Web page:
UTO announces $1.6 million in grants for mission and ministry

By ENS staff
Posted Nov 17, 2011

[Episcopal News Service] The United Thank Offering of the Episcopal Church has awarded 59 grants for 2011 totaling slightly more than $1.6 million to aid the mission and ministry of the Episcopal Church and the Anglican Communion.

The grants were awarded to projects in 39 Episcopal Church dioceses, eight companion diocese relationships, and 12 international provinces. All told, $1,634,526.19 was awarded.

United Thank Offering grants are awarded for projects that address human needs and help alleviate poverty, both domestically and internationally.

Most of the grants focused on assistance to food ministries, health clinics, refugee needs, young adults and the construction of classrooms and program space, according to a press release from the church’s Office of Public Affairs.

For example, the Diocese of Minnesota was awarded $15,725 for a First Nations Kitchen renovation and community garden project, a ministry of All Saints’ Episcopal Indian Mission in Minneapolis. The Diocese of Newark was granted $7,547.00 for the Learning Through Literacy program at St. Paul’s Episcopal Anglican Church in Paterson, New Jersey.

The smallest amount awarded, $1,039.70, went to the Diocese of Western North Carolina for developing a web seminar and facilitating contact with small isolated congregations, a project of the Christian Resources Center of the diocese and its canon for small churches.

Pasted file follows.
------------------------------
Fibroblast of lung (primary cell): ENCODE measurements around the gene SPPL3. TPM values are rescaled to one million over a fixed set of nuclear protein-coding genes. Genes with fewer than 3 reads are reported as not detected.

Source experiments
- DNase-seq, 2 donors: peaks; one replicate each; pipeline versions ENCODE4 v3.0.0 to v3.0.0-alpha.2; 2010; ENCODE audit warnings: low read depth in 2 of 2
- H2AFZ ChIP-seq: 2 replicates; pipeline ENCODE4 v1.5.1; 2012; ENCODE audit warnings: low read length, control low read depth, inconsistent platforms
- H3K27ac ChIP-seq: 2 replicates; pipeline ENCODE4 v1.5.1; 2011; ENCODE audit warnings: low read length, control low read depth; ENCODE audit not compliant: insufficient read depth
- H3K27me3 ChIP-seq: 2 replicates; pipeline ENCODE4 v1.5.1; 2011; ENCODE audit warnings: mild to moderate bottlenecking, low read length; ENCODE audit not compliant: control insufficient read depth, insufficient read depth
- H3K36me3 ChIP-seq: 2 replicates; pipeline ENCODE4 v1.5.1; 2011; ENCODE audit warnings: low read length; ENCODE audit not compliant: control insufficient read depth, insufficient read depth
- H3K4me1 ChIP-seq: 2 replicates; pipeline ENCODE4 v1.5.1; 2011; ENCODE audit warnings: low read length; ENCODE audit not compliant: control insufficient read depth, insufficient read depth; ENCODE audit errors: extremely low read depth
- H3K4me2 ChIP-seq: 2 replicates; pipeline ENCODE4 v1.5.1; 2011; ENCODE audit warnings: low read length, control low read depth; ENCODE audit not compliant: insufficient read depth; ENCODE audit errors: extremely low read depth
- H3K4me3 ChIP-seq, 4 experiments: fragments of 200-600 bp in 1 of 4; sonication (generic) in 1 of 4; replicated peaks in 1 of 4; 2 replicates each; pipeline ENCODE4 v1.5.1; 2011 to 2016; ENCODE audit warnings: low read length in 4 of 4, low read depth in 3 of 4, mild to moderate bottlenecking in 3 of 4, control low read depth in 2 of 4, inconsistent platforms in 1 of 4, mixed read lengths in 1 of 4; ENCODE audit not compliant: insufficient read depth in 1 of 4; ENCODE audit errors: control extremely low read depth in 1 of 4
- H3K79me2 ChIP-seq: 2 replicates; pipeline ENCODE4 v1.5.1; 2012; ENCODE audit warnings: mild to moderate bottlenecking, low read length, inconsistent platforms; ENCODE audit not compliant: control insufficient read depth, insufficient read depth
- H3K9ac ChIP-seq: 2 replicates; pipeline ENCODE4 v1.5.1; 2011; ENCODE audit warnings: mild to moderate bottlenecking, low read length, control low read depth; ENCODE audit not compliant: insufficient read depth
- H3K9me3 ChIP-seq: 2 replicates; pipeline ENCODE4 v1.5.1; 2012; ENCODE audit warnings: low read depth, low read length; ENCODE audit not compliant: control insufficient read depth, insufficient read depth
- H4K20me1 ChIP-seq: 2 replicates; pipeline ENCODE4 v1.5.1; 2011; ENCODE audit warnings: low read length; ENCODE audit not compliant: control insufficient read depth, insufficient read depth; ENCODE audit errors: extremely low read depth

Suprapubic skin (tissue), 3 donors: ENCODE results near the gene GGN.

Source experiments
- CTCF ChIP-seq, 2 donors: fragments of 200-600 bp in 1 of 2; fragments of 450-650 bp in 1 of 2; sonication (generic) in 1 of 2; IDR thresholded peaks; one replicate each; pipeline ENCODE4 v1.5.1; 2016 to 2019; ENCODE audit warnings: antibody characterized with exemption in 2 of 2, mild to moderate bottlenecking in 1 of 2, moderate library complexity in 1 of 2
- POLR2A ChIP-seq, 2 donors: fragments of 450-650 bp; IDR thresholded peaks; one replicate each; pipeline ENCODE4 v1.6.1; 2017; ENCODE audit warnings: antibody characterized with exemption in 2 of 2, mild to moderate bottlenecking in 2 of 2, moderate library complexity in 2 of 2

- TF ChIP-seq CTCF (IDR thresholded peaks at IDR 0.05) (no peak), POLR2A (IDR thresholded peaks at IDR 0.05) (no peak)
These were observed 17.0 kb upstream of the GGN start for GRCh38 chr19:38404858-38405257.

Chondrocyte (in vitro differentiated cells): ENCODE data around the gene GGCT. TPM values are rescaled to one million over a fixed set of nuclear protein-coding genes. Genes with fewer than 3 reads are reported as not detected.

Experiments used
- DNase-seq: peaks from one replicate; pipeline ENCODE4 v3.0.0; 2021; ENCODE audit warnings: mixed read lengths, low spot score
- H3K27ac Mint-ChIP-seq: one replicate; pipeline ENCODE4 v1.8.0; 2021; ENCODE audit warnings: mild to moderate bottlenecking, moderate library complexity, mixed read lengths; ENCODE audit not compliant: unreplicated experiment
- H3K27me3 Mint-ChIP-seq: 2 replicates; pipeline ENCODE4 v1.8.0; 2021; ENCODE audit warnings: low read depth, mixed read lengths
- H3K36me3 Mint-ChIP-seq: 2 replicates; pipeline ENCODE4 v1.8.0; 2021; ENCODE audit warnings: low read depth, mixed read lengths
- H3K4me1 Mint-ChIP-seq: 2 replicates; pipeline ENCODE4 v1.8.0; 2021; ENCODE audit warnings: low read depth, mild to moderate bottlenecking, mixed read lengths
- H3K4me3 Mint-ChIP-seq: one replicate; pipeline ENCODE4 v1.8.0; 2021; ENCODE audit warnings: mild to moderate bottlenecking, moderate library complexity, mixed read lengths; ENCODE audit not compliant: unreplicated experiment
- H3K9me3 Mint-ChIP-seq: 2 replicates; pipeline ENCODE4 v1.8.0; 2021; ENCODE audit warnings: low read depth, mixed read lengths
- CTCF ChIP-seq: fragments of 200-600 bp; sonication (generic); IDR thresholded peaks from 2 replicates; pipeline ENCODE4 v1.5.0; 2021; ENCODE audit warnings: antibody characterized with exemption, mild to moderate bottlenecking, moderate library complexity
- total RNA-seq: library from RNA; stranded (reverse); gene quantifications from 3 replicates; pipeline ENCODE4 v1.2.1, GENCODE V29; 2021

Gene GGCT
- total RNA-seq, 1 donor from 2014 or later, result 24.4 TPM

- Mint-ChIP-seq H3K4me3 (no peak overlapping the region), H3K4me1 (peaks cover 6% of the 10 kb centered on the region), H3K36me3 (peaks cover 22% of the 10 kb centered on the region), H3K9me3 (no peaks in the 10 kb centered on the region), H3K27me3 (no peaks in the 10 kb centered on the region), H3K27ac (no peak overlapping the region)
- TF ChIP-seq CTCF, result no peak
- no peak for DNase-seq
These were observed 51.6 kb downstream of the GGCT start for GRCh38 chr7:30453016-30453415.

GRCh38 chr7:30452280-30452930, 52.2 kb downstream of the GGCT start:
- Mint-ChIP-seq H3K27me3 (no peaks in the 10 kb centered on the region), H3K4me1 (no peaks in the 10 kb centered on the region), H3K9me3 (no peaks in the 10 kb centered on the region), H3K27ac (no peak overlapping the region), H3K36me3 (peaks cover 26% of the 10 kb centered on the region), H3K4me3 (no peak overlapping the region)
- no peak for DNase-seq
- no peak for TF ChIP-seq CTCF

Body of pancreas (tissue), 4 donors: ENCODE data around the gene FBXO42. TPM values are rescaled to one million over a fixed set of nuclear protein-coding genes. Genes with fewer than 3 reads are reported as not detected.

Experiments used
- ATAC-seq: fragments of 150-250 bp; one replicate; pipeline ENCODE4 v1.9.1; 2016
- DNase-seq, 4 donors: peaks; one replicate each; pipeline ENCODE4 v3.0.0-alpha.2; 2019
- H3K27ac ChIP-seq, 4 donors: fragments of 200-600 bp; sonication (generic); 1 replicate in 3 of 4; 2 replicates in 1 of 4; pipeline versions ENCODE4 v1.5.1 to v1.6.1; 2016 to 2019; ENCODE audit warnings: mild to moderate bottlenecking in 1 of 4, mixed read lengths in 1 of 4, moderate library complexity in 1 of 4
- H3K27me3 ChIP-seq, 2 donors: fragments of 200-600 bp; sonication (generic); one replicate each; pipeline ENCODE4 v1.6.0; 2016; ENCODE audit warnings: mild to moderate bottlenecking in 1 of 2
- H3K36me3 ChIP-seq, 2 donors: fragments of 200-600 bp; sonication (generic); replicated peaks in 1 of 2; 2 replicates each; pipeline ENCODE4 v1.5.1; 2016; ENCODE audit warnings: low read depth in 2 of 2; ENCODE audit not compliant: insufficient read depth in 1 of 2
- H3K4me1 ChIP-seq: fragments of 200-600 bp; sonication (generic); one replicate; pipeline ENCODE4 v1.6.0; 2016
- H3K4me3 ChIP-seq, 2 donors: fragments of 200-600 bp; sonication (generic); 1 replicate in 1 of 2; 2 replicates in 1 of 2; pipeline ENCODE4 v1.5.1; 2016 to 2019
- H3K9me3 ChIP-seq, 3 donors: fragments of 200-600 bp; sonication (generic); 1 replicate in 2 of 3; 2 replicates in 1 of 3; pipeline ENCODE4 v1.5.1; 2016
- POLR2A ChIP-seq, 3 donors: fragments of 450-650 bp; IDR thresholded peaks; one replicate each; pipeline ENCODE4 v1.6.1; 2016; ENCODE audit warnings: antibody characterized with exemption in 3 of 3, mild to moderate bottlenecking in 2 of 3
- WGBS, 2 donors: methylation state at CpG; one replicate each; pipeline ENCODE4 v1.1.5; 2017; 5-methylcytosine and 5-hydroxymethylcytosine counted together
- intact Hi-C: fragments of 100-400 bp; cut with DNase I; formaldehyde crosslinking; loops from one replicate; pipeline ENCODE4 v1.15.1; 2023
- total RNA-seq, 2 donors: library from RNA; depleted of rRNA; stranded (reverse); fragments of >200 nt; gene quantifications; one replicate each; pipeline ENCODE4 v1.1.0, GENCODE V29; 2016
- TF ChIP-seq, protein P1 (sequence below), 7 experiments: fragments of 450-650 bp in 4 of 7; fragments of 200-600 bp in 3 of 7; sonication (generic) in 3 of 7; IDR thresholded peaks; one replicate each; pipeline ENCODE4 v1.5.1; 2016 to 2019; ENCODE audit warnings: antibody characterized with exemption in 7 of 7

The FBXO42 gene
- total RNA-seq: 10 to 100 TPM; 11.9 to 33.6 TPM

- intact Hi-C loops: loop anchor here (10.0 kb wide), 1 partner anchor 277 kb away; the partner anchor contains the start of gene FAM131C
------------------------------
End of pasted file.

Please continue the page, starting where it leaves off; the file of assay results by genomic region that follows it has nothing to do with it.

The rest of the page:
Thirteen grants totaled $50,000 or more, with the largest at $95,000 to the Anglican Church in the Province of West Africa toward the cost of constructing a church building in the Diocese of Tamale, Ghana, the release said.

Among the companion diocese relationship grants was one for $40,000 to the Diocese of South Dakota for the Diocese of Twic East in South Sudan, Africa. The grant is meant to aid construction of a primary healthcare unit for the community of Panyang. The Diocese of Milwaukee was awarded $11,576.00 toward medical equipment for the maternity ward at St. Michael’s Health Center in its companion diocese, Newala in Tanzania.

The Episcopal Church in the Philippines received a $50,000 grant toward construction of a two-story multi-purpose center for women, and $35,000 went to the Anglican Church of Central America Region for reconstruction of the Diocese of El Salvador’s pastoral and retreat center.

The complete list of grants is here.

UTO was established in 1889 as the United Offering by the Women’s Auxiliary to the Board of Missions and primarily supported the work of women missionaries. UTO later broadened its emphasis to include all areas of the church’s work. More information about UTO’s history is available here.

UTO suggests that people should daily pray and give in recognition of their daily thanks for what God has given them. Often the people whom the UTO calls “thankful givers” supplement their daily contributions before sending the money to UTO either individually or through a process known as the diocesan in-gathering. The UTO believes that thankful giving spiritually unites the givers with the people who benefit from their gifts.